Even as health plans continually evolve to provide the best possible treatment to individuals, it is critical for insurance companies to enforce ‘risk adjustment’ as a part of their strategy. This term has often been thrown around, especially in the last few years – but what does it really mean?
By definition, ‘risk adjustment’ is a significant tool that aids insurers to provide a level-playing field to those individuals, who have significant health needs. Each individual is allotted a ‘risk score’ based on their current health status. The score is reset on January 1 every year and is calculated by the government agency that oversees the health plan an enrollee is a part of. The risk score is also referred to as the risk adjustment factor (RAF).
How is the risk score calculated?
There are several factors that are taken into consideration while calculating the risk score: age, sex, socioeconomic status, Medicaid eligibility, as well as disability, and institutional status. Apart from these parameters, the health status of an individual is also taken into account.
There may be some who have a higher risk score than others – even in such circumstances, the scales are balanced, so that coverage is provided to all, whatever their health needs may be.
Those who have high RAF scores can apply for a Medigap or Medicare Supplemental Insurance Plan to take care of additional costs, otherwise not covered by their Medicare plan.
The working of risk adjustment tools
Since insurance companies incur varying coverage costs for their enrollees, risk adjustment serves as a tool for protection – ensuring that they receive appropriate revenue, irrespective of the patient’s health needs.
Here’s how a risk adjustment program works – the funds are transferred from the insurers who have low-risk enrollees to those who have a larger pool of high-risk enrollees. In this manner, the state budget is maintained, ensuring equity for all. This also prevents any form of discrimination that may happen otherwise, because of a variation in health needs.
While states have the option to offer their own risk adjustment program; at present, it is being administered by the Department of Health and Human Services (HHS). Any transfer of payments between insurers is carried out based on a particular methodology – taking into account the average health status of enrollees. This includes any adjustments for any variations in premiums, actuarial value, the duration of the policy, as well as their location. The payments are made once a year, and the data for the funds are heavily monitored by a validation process laid down by HHS.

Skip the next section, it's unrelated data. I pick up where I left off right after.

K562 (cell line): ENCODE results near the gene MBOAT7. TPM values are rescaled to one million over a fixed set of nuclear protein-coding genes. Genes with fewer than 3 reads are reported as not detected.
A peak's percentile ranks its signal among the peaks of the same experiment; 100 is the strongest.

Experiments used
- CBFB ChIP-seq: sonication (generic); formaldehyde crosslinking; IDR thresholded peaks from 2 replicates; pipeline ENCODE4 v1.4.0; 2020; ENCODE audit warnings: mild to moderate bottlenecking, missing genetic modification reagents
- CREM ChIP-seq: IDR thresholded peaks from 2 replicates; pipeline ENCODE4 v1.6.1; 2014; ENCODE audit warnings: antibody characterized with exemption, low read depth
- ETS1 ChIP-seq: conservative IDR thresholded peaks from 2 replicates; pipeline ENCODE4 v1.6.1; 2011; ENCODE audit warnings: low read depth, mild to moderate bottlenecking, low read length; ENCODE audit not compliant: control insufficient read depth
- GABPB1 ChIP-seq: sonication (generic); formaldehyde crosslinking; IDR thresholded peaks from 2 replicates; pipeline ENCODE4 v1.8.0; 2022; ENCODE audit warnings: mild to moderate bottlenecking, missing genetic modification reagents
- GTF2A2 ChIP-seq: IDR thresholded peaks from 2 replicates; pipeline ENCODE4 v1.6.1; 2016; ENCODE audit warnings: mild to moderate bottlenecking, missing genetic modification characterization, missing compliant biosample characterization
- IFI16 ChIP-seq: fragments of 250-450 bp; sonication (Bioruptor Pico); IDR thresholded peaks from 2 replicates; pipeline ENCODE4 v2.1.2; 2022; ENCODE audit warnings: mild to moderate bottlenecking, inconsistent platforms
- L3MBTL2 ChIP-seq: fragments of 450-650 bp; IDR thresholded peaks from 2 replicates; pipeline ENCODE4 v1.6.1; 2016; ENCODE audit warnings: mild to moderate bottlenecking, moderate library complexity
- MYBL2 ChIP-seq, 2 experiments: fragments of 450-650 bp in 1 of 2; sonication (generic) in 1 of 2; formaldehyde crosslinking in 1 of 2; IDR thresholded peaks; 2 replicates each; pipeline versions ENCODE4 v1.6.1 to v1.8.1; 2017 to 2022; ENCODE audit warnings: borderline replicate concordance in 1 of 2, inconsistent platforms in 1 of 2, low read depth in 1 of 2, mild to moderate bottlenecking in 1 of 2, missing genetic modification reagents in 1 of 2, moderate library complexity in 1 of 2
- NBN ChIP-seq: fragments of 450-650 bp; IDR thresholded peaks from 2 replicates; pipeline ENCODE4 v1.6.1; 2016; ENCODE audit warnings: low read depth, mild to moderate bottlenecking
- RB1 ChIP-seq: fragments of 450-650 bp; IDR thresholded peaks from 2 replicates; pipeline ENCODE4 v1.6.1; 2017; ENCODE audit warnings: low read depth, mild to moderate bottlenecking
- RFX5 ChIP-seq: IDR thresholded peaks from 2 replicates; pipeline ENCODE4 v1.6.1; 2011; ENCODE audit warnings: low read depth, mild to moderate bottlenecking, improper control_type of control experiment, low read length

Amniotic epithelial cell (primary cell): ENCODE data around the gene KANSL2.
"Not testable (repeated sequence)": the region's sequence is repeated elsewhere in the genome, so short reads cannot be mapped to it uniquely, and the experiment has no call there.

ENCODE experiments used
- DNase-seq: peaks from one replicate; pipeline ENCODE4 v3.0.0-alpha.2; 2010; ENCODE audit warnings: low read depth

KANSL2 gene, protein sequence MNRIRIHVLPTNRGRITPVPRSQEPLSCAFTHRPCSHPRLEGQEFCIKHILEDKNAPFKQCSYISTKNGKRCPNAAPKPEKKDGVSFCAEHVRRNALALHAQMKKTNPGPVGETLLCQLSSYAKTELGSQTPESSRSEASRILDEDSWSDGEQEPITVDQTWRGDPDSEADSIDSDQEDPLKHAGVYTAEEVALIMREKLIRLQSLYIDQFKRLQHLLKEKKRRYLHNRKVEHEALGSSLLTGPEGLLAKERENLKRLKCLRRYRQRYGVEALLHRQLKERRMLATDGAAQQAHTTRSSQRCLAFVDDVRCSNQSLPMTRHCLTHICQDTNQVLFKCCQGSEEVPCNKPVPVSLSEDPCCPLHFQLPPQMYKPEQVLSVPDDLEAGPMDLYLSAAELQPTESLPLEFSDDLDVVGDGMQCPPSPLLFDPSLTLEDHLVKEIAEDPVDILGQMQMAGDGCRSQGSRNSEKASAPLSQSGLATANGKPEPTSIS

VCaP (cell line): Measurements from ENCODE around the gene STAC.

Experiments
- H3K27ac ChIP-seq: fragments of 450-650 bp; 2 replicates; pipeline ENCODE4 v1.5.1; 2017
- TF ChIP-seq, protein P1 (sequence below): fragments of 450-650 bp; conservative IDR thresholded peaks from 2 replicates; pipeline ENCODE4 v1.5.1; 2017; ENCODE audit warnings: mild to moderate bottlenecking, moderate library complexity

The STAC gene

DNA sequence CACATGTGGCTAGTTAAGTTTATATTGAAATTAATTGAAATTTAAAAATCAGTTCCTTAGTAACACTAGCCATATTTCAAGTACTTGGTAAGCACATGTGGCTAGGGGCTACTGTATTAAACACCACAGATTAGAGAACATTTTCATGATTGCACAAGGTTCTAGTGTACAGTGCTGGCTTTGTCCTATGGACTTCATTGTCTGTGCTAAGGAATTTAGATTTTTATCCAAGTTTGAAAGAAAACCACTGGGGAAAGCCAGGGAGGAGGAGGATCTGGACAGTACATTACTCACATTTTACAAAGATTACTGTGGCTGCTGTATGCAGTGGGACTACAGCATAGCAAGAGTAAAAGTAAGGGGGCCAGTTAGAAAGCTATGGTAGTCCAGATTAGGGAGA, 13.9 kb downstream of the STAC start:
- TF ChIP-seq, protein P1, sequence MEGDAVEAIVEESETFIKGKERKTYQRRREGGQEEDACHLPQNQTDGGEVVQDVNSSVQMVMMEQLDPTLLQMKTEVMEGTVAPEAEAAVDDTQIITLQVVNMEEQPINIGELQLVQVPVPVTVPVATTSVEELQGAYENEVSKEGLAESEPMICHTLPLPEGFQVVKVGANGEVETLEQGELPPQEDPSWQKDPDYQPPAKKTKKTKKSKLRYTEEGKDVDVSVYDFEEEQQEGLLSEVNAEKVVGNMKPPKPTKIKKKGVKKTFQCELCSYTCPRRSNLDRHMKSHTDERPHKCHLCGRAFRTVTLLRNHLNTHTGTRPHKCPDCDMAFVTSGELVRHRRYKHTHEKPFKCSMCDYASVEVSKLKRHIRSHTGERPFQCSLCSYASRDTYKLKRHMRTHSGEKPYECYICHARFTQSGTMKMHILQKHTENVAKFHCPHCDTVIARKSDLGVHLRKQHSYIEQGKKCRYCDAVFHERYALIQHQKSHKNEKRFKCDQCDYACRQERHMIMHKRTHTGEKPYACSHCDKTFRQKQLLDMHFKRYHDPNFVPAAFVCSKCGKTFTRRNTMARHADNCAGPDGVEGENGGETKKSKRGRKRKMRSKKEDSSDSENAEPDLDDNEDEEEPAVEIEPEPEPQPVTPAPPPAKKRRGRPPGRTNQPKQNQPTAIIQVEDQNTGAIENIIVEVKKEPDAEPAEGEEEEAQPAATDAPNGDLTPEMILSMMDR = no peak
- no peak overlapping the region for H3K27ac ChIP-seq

Is risk adjustment important?
Of course, it is an important tool for insurers and must not be ignored. In the absence of risk adjustment, insurers can charge more for the same product, if the risk score of a policyholder happens to be high. But this tool helps them establish an equal platform to receive healthcare. With risk adjustment, sick patients cannot be refused from enrolling in a policy, because insurers receive fair compensation for taking on their medical costs.
Furthermore, an insurer can utilize risk adjustment payments to reinforce a stronger relationship with their enrolled members. They can offer benefits like a subscription to an exercise program, disease management, transportation to a medical facility, and more.
Risk adjustment also ensures that medical charging and coding are done accurately.
Here's how Focus Care can help you
By now, we have already established the significance of risk adjustment tools for health plans. While there are several health vendors available today, Focus Care has over two decades of expertise in conducting, supporting, and managing health plans. They have been consistently working towards improving member and patient engagement, enhancing individual care, and increasing revenue for their clients.
With Focus Care as a reliable companion, everything from the payers’ end-to-end Medicare, Medicaid, or Dual Assessment programs is taken care of, along with outreach, scheduling, provider support, Risk Adjustment Coding, and Quality Measure capture.
Also, Focus Care’s NCQA Comprehensive Patient Assessment Tool has a set of pertinent questions that are tailored to meet CMS Standards, and is designed to help participants and providers identify chronic disease, injury risk, modifiable risk factors, and urgent health needs.
That’s not all — Focus Care has a robust national network of 11,000 providers in the country, who have registered over 40,000 interactions per year.
All in all, comprehensive healthcare and Focus Care go hand in hand!